JouRNAL OF BACTURIOLOGY, Aug. 1976, p. 890-898 Copyright © 1976 American Society for Microbiology

Vol. 127, No. 2 Printed in U.S.A.

Soluble Adenylate Cyclase from the Culture Medium of Bordetella pertussis: Purification and Characterization E. HEWLETT*



National Institute ofArthritis, Metabolism and Digestive Diseases, National Institutes of Health, Bethesda, Maryland 20014 Received for publication 17 February 1976

Culture medium of exponentially growing Bordetella pertussis (strain 114) contains significant quantities of soluble (100,000 x g for 1 h) adenylate cyclase. The enzyme was purified by chromatography on diethylaminoethyl-cellulose and Sephadex G-200. The purest material yielded a single band on sodium dodecyl sulfate-disc gel electrophoresis. It is heat labile, has a temperature optimum of 30°C, a pH optimum of pH 7 to 8, and a K. for adenosine 5'-triphosphate of 0.4 mM, and requires Mg2+ for maximum activity. The molecular weight, by sodium dodecyl sulfate-disc gel electrophoresis and sucrose density gradient, is approximately 70,000. The enzyme is markedly inhibited by fluoride and weakly inhibited by monovalent salts, but its activity is not altered by a-keto acids or nonsubstrate nucleoside triphosphates. Thus, by its presence in the culture supernatant, its smaller molecular weight, and its insensitivity to a-keto acids and nucleotides, this enzyme differs from the bacterial adenylate cyclases previously described.

Bacterial products have been shown to stimulate (3, 10, 19, 21, 29), inhibit (9), and alter the hormone responsiveness (2, 10) of the adenylate cyclase of eucaryotic cells. Similarly, toxic components of Bordetella pertussis alter the responsiveness of adenylate cyclase systems in animals and man (1, 4, 18). In the evaluation of the influence of products of B. pertussis on mammalian cells, the presence of adenylate cyclase activity was detected in the 100,000 x g supernatant of a Merthiolate-preserved wholecell Pertussis Vaccine obtained from Eli Lilly (28). In addition to the presence of this enzymatic activity in the whole-cell vaccine, a significant amount of adenylate cyclase can be demonstrated in the supernatant culture medium of exponentially growing B. pertussis organisms. Although adenylate cyclase has been purified and characterized from lysates of three other bacterial species (11, 12, 15, 23-25), no evidence for the presence of this enzyme in their culture supernatants has thus far been reported. Moreover, because of the adenylate cyclase-stimulating effects of cholera toxin, Vibrio cholerae culture media have been examined for the presence of soluble adenylate cyclase, but none has been found (W. B. Greenough III, personal communication). In this paper we describe the purification and characterization of a soluble adenylate cyclase not previously characterized in B. pertussis nor reported in the culture supernatant of any bacteria.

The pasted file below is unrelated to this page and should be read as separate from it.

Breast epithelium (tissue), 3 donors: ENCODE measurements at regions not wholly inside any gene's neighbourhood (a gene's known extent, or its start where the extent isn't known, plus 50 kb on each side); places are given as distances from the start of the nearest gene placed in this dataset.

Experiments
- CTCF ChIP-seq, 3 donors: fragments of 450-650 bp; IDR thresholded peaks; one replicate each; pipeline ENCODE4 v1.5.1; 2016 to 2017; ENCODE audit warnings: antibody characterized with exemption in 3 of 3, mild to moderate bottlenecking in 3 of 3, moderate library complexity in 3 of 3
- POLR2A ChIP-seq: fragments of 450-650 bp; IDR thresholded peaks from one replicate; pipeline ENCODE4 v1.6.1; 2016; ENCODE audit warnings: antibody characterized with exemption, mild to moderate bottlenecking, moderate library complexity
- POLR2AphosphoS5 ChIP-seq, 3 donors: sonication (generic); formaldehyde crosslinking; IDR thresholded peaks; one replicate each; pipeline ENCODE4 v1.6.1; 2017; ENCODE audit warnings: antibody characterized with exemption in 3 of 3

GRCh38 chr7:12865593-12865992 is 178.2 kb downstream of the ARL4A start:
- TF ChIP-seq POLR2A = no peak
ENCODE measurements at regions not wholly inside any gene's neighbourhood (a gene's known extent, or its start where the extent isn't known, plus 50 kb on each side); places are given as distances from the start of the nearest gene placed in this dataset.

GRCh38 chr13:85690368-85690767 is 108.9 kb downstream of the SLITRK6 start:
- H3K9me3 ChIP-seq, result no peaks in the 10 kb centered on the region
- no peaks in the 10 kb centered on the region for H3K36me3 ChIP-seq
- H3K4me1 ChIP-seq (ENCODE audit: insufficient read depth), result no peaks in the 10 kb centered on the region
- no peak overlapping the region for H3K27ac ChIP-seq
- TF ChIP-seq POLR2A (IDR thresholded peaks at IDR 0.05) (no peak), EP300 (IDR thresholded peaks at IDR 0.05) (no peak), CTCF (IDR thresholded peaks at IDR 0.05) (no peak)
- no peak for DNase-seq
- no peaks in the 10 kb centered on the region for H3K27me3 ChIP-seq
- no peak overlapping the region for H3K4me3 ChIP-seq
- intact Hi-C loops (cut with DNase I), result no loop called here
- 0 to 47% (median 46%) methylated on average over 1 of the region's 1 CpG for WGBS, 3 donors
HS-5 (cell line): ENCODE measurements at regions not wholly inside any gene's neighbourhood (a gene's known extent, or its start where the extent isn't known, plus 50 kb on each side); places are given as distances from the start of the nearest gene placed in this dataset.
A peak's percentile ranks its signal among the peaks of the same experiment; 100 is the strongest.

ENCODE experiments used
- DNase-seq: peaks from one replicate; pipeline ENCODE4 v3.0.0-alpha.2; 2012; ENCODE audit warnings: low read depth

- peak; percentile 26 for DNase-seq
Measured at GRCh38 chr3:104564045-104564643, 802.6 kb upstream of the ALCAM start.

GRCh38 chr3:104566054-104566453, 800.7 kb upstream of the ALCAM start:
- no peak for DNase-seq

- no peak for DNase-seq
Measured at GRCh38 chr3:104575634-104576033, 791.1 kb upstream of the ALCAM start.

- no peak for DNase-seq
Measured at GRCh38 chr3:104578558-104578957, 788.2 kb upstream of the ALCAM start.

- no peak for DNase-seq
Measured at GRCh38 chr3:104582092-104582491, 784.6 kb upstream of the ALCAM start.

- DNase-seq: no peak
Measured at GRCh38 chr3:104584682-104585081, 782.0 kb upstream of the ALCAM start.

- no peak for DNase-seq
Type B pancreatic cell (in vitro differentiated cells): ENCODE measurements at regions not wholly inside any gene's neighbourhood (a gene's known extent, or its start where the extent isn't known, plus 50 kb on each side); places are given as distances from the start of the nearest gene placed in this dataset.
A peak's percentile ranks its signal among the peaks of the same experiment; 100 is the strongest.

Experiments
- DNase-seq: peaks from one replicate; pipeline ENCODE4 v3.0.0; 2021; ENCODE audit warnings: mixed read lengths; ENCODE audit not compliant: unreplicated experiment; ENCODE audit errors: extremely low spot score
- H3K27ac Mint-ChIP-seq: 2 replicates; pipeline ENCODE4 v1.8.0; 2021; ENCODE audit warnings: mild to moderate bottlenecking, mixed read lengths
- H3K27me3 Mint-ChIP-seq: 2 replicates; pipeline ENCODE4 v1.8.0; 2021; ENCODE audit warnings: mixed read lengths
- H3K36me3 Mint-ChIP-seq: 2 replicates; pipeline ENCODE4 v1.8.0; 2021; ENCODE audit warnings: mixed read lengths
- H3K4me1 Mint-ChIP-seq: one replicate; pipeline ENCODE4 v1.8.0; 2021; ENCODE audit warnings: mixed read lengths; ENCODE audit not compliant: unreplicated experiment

MATERIALS AND METHODS Chemicals. Radioisotopes used were la32P]adenosine 5'-triphosphate (ATP) (10 Ci/mmol) and La-32P]adenylyl 5'-imidodiphosphate tAMPP(NH)P] (5-6 Ci/mmol), from ICN; and [3H]cylic adenosine 3',5'-monophate (cAMP) (0.044 Ci/mmol), from New England Nuclear. Nucleotides were obtained from Sigma. Purification procedures and adenylate cyclase assays were carried out in tricine [N-tris(hydroxymethyl)methyl-glycine] buffer, purchased from Calbiochem. Phosphocreatine and creatine phosphokinase (crystalline) were obtained from Sigma. Purified beef heart cAMP phosphodiesterase (0.15 U/mg) was obtained from Gallard-Schlesinger. Thimerosal (Merthiolate sodium) was obtained from National Biochemicals Corp. Whatman DEAE (microgranular diethylaminoethyl-cellulose, DE52) was obtained from Reeve Angel. Growth of the organism. B. pertussis (strain 114) was grown by Marie Urban and Charles Manclark (Laboratory of Bacterial Products, Bureau of Biologics, Food and Drug Administration), and culture supernatant was kindly provided for enzyme studies. The organism was grown in 500-ml flasks containing 250 ml of modified Stainer-Scholte medium (22; C. R. Manclark, M. A. Urban, and E. P. Summers, manuscript in preparation) consisting of: sodium glutamate, 10.72 g; NaCl, 2.5 g; KH2PO4, 0.5 g; KCl, 0.2 g; MgCl2-6H20, 0.1 g; CaCl2, 0.02 g, L-proline, 0.24 g; tris(hydroxymethyl)aminomethane base, 1.525 g; plus membrane filter (Millipore)sterilized supplement of L-cystine, 40 mg; FeSO4' 7H20, 10 mg; ascorbic acid, 20 mg; nicotinic acid, 4 mg; and glutathione, 100 mg; in a total volume of 1 liter. The pH of the medium was 7.6. Cultures 890